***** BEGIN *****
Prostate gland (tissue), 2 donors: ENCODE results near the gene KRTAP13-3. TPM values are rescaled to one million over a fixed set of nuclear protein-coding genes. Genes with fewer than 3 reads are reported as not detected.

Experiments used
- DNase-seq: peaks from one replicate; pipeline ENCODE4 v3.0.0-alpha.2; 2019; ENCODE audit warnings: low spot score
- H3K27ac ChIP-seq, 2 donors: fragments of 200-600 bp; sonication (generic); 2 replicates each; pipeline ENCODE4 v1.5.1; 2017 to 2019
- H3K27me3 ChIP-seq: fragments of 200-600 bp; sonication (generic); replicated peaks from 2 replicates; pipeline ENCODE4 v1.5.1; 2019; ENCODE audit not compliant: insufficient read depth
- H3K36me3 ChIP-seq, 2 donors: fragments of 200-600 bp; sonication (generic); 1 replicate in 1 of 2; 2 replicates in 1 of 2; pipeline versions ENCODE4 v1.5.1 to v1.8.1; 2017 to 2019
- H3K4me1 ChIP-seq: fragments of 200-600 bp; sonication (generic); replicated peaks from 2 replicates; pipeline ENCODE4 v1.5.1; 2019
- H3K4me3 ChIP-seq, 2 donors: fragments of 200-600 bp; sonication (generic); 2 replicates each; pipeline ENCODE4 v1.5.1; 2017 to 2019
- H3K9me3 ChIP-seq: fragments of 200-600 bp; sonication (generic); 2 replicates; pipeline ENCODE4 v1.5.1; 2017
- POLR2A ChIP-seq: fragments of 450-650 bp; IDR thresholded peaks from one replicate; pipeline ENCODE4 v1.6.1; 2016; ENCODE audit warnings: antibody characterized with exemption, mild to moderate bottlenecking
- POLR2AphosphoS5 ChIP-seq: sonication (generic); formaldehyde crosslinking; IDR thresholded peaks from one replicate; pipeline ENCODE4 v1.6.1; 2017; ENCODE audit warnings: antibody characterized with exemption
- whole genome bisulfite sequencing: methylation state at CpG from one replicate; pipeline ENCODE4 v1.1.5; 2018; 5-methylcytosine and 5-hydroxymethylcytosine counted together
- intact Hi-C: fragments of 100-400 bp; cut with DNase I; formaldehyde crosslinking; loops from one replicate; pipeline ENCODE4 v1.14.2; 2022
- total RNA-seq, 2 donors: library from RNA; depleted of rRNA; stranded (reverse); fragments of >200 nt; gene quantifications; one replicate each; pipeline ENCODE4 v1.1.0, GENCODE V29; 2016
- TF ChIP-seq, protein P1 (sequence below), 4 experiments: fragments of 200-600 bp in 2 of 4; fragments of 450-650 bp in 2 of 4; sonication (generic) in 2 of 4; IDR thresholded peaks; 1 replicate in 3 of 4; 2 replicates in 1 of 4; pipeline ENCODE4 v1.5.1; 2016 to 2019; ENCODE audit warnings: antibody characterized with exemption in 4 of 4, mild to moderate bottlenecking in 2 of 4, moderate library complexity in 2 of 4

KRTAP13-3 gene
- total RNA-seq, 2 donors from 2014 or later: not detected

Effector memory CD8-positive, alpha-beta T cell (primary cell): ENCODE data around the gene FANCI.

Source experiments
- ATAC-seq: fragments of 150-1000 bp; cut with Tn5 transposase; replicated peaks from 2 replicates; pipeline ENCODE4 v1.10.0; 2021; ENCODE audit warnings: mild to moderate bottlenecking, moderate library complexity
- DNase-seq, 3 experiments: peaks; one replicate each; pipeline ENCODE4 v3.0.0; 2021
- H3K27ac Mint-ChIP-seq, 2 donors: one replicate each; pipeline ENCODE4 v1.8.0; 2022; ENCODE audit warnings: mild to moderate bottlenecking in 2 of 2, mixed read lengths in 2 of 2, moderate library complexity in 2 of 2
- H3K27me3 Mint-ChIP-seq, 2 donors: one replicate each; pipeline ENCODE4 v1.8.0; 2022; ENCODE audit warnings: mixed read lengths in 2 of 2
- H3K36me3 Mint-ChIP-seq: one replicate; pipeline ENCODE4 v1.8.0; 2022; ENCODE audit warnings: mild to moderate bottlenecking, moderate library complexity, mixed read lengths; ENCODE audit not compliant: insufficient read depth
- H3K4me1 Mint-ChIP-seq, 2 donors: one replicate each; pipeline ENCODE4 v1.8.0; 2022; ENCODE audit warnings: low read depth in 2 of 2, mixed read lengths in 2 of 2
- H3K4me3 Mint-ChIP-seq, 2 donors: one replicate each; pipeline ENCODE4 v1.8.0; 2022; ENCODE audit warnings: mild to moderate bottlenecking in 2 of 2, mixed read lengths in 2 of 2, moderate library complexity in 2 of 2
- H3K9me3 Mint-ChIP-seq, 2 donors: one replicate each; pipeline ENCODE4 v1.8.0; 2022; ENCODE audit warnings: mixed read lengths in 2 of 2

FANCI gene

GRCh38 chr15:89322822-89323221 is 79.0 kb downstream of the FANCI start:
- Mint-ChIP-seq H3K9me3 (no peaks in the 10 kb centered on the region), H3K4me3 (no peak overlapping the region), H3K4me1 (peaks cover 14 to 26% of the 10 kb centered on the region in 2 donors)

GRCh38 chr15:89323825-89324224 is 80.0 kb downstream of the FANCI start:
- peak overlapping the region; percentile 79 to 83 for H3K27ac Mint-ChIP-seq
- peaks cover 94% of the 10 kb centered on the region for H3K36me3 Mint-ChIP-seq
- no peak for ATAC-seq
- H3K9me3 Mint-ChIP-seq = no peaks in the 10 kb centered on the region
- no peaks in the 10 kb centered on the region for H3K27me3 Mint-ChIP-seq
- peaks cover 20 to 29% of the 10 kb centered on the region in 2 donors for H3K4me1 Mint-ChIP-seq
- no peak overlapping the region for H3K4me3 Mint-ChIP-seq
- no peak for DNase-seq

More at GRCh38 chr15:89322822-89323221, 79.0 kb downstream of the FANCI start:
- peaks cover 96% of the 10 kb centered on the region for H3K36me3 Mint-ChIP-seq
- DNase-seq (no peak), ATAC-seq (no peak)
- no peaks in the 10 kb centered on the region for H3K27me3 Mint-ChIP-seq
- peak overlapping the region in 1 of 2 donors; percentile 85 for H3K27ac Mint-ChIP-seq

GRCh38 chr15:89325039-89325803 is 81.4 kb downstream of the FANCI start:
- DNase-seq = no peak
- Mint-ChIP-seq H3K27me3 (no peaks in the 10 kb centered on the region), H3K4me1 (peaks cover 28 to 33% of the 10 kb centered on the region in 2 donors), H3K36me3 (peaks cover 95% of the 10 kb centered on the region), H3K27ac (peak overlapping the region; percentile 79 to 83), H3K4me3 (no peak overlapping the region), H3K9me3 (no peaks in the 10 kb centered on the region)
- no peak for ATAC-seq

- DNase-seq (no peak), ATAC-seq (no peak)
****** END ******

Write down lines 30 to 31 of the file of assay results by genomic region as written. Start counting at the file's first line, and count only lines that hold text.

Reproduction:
- Mint-ChIP-seq H3K9me3 (no peaks in the 10 kb centered on the region), H3K4me3 (no peak overlapping the region), H3K4me1 (peaks cover 14 to 26% of the 10 kb centered on the region in 2 donors)

GRCh38 chr15:89323825-89324224 is 80.0 kb downstream of the FANCI start: